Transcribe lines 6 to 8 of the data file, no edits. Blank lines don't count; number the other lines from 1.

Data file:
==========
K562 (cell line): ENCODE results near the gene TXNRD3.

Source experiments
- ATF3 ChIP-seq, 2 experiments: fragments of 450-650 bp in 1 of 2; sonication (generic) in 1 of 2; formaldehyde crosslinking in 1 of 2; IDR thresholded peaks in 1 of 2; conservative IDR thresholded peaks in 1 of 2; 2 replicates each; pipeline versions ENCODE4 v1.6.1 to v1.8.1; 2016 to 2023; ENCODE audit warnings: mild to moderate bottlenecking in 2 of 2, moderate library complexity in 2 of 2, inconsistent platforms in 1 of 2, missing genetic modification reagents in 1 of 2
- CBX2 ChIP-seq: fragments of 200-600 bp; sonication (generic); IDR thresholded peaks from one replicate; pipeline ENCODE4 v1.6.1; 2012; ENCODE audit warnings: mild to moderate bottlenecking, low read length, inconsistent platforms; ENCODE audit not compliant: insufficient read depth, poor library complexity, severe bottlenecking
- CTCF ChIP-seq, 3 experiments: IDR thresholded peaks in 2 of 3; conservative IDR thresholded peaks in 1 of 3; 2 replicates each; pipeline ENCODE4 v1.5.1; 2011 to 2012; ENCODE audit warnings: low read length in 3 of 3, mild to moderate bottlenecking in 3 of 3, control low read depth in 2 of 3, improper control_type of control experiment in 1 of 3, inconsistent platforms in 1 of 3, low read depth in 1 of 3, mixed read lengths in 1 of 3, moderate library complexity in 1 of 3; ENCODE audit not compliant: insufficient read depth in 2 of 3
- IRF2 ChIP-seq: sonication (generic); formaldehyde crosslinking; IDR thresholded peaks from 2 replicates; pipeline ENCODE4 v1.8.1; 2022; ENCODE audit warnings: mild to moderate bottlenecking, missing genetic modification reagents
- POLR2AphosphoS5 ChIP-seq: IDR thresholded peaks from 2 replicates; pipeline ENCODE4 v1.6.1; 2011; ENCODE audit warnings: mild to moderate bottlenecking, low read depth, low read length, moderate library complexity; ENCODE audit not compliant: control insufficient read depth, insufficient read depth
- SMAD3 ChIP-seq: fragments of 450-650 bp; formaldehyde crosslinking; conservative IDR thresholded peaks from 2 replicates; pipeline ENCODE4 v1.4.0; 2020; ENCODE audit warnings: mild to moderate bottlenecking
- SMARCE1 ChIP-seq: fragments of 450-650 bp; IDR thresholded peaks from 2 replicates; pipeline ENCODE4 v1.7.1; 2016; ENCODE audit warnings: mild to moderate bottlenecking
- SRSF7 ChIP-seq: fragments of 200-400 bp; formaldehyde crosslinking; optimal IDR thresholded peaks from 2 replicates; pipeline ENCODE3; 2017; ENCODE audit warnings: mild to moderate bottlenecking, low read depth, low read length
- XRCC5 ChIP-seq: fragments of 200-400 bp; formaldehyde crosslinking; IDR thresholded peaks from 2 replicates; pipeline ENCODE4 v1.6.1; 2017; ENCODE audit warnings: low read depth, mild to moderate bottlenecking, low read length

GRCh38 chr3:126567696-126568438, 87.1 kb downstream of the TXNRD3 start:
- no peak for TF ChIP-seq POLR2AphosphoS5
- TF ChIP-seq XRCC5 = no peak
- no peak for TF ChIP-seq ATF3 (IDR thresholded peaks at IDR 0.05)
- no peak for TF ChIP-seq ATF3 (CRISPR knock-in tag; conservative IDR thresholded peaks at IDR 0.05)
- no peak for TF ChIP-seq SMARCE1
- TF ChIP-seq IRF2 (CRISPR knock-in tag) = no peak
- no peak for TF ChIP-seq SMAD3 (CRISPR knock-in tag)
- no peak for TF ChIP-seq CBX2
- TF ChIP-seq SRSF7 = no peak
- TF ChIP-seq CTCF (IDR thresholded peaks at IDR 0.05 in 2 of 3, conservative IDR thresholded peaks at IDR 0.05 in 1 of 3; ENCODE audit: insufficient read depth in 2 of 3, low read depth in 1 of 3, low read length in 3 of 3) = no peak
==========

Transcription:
- IRF2 ChIP-seq: sonication (generic); formaldehyde crosslinking; IDR thresholded peaks from 2 replicates; pipeline ENCODE4 v1.8.1; 2022; ENCODE audit warnings: mild to moderate bottlenecking, missing genetic modification reagents
- POLR2AphosphoS5 ChIP-seq: IDR thresholded peaks from 2 replicates; pipeline ENCODE4 v1.6.1; 2011; ENCODE audit warnings: mild to moderate bottlenecking, low read depth, low read length, moderate library complexity; ENCODE audit not compliant: control insufficient read depth, insufficient read depth
- SMAD3 ChIP-seq: fragments of 450-650 bp; formaldehyde crosslinking; conservative IDR thresholded peaks from 2 replicates; pipeline ENCODE4 v1.4.0; 2020; ENCODE audit warnings: mild to moderate bottlenecking